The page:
Excel is not a database. Even so, spreadsheets are commonly used as such. They are convenient places to enter and store data, but not to get it out again. This post aims to show how using a real database makes this easier.
It uses an SQLite database, which is what many browsers (e.g. Firefox) use to store your bookmarks and history. These can also be read by other software e.g. Geographic Information Systems. It has none of the overly-complex wrappings of MS Access or LibreOffice Base and doesn’t need a server like MySQL or Oracle. Once the data are imported, typically from a comma separated value (csv) file, it simply provides an interface so that we can ask questions using Structured Query Language (SQL).
This example uses the Smithsonian Institute’s Global Volcanism Program catalogue of volcanoes, which can be downloaded as a csv file from their website, as the database. It lists locations and recent eruptions of over 1,500 active volcanoes. Querying the list can generate a wealth of interesting (and less-interesting) volcano facts.
The commands may look complicated at first, but hopefully you can see where the advantages in a real database lie. If so, there are instructions for getting started at the end. If not, just enjoy the trivia.
Get an A-Z list of all the volcanoes in the world.
SELECT "Volcano Name" FROM GVPVolcano ORDER BY "Volcano Name";
|Qal’eh Hasan Ali|
|SW Usangu Basin|
|Zacate Grande, Isla|
The database contains information on 1555 volcanoes. That’s a big spreadsheet to manipulate by hand. This list is trimmed to give just the first example for each letter of the alphabet. There are 160 volcanoes whose name begins with ‘S’, but only one that begins with ‘X’ (Xianjindo in North Korea).
Get a list of all the volcanoes in Iceland.
SELECT "Volcano Name" FROM GVPVolcano WHERE "Country" IS "Iceland";
|Tjörnes Fracture Zone|
If you wanted to plot them on a map, you can get their latitude and longitude, too.
SELECT "Volcano Name", Longitude, Latitude FROM GVPVolcano WHERE "Country" IS "Iceland";
|Tjörnes Fracture Zone||-17.1||66.3|
What can you tell me about Hekla?
SELECT * FROM GVPVolcano WHERE "Volcano Name" IS "Hekla";
There isn’t room to show all the columns as a table, but the data look like:
Volcano Number = 372070
Volcano Name = Hekla
Country = Iceland
Primary Volcano Type = Stratovolcano
Last Known Eruption = 2000 CE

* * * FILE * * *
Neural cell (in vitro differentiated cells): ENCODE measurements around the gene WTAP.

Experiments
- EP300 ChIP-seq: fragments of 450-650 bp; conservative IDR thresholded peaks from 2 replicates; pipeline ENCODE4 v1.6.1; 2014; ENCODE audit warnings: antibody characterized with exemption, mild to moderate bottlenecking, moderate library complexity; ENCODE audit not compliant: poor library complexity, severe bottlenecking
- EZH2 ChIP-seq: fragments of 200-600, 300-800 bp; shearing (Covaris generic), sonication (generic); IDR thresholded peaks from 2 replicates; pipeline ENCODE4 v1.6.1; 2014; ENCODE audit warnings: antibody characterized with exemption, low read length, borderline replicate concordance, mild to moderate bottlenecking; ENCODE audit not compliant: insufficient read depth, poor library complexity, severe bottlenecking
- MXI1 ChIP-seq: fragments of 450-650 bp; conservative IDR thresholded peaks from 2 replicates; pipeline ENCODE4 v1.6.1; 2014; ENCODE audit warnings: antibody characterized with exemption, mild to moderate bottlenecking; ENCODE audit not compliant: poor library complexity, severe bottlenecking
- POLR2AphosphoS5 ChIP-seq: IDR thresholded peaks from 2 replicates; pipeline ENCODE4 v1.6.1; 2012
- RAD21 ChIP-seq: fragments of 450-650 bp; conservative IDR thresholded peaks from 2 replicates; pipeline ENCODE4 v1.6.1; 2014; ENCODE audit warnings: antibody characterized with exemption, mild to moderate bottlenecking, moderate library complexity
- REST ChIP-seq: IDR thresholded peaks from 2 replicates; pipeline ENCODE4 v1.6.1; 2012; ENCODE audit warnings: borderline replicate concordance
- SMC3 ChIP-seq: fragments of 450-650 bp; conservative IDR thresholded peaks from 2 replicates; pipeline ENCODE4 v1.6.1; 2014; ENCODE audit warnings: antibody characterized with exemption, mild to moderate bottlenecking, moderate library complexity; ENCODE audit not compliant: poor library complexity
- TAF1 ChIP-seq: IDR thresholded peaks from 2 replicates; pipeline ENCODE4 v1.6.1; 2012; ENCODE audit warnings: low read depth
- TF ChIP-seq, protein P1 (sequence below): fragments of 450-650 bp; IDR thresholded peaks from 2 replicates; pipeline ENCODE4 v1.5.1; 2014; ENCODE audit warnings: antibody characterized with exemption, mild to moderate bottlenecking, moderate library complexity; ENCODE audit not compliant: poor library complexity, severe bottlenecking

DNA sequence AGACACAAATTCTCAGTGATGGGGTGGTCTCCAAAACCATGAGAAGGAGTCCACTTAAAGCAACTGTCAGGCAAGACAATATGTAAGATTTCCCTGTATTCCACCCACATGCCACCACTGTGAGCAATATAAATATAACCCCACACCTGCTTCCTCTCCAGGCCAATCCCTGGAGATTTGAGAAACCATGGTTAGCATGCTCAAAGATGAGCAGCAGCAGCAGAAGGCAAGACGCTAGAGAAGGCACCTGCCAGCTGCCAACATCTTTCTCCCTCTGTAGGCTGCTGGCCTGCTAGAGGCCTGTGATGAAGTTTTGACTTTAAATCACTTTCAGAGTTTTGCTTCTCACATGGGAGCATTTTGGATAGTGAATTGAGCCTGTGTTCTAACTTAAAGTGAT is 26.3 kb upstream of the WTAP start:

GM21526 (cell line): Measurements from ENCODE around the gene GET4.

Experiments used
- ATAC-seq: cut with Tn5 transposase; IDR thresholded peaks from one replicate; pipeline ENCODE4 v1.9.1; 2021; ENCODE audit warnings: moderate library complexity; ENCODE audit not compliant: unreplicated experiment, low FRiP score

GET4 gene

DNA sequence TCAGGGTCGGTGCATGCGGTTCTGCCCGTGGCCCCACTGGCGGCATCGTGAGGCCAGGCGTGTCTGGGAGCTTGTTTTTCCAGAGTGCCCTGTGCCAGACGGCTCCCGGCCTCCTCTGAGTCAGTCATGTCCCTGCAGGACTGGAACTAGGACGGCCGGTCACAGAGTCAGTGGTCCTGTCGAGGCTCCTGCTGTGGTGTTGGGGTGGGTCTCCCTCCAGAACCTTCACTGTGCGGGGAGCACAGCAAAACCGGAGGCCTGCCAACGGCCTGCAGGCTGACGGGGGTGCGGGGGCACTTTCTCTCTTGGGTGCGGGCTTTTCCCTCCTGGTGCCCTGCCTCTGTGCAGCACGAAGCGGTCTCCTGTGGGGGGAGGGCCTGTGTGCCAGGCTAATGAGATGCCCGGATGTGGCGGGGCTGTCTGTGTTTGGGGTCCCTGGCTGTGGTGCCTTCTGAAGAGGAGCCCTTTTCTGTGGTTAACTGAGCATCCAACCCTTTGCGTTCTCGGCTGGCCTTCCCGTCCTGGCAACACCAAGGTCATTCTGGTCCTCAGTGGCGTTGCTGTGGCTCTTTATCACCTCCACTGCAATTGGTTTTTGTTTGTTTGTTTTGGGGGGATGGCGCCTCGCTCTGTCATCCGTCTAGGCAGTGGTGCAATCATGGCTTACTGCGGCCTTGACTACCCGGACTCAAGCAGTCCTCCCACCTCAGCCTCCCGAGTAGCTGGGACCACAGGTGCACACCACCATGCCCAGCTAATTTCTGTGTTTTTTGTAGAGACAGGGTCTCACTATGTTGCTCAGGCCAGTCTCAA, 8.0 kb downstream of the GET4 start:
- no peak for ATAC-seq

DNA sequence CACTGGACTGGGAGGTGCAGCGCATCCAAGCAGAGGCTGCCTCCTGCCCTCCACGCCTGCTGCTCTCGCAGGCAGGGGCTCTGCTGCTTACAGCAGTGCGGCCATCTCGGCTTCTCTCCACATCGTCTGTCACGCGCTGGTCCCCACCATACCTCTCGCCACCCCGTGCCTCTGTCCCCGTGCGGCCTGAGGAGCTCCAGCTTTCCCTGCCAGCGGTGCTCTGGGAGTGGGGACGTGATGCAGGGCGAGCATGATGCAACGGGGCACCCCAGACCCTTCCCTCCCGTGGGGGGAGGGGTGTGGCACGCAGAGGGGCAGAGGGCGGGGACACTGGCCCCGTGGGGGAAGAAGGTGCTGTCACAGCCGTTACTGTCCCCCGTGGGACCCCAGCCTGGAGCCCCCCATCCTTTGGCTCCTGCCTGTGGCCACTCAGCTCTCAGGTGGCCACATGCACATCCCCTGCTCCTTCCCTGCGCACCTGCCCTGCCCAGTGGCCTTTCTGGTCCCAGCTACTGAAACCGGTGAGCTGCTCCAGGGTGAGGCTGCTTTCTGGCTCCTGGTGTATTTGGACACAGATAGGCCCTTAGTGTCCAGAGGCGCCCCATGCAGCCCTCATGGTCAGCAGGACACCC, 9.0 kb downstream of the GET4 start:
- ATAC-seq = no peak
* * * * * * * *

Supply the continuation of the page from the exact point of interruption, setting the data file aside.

Region = Iceland and Arctic Ocean
Subregion = Iceland (southern)
Latitude = 63.98
Longitude = -19.7
Elevation (m) = 1491.0
Dominant Rock Type = Andesite / Basaltic Andesite
Tectonic Setting = Tensional Oceanic
Which is taller, Mt Fiji or Mt Etna?
SELECT "Volcano Name", "Elevation (m)" FROM GVPVolcano WHERE "Volcano Name" is "Fuji" OR "Volcano Name" IS "Etna";
|Volcano Name||Elevation (m)|
Fuji wins! But Etna has been trying hard to catch up recently.
What are the 10 tallest volcanoes in the world?
SELECT "Volcano Name", Country, "Elevation (m)" FROM GVPVolcano WHERE "Elevation (m)" IS NOT "NaN" ORDER BY "Elevation (m)" DESC LIMIT 10;
|Volcano Name||Country||Elevation (m)|
|Ojos del Salado, Nevados||Chile-Argentina||6887.0|
|Incahuasi, Nevado de||Chile-Argentina||6621.0|
|Cóndor, Cerro el||Argentina||6532.0|
They are all in western South America. I suppose that this region has the advantage of the Pacific plate being subducted under the South American continent and pushing up the Andes mountain range. The volcanoes just sit on top of it. This highlights the issue that your definition of the tallest may depend on where you are measuring from. Sea level, the Earth’s crust, the centre of the Earth? This video from BBC Planet Earth Unplugged explains this nicely.
What are the 5 northernmost volcanoes in the world?
SELECT "Volcano Name", Country, Latitude, "Tectonic Setting" FROM GVPVolcano ORDER BY Latitude DESC LIMIT 5;
|Volcano Name||Country||Latitude||Tectonic Setting|
|Unnamed||Undersea Features||88.27||Tensional Oceanic|
|Unnamed||Undersea Features||85.58||Tensional Oceanic|
|Jan Mayen||Norway||71.08||Tensional Oceanic|
|Kolbeinsey Ridge||Iceland||66.67||Tensional Oceanic|
|Tjörnes Fracture Zone||Iceland||66.3||Tensional Oceanic|
They all relate to the mid-ocean ridges, whereas the southern ones are all in Antarctica and are relate to subduction. There are no active volcanoes within 1,100 km of the South Pole.
|Volcano Name||Country||Latitude||Tectonic Setting|
|Morning, Mt.||Antarctica||-78.5||Intermediate Continental|
|Royal Society Range||Antarctica||-78.25||Intermediate Continental|
What are the most volcanically active countries in the world?
SELECT Country, COUNT(Country) AS NumberOfVolcanoes FROM GVPVolcano GROUP BY Country ORDER BY NumberOfVolcanoes DESC LIMIT 5;
If you stood all the volcanoes in the world on top of each other, could you reach the Moon?
SELECT SUM("Elevation (m)") AS TotalHeight FROM GVPVolcano;
Not even close! 2,534 km is nothing compared to the 384,000 km distance to the Moon. It isn’t even a tenth as high as the orbits of geostationary satellites (36,000 km).
Which volcanoes have erupted since I was born?
You have to be a little bit tricky with this, as the eruption years in the database are in the form “2013 CE”, so you have to trim off the spare text and tell SQLite to treat it as a number (integer).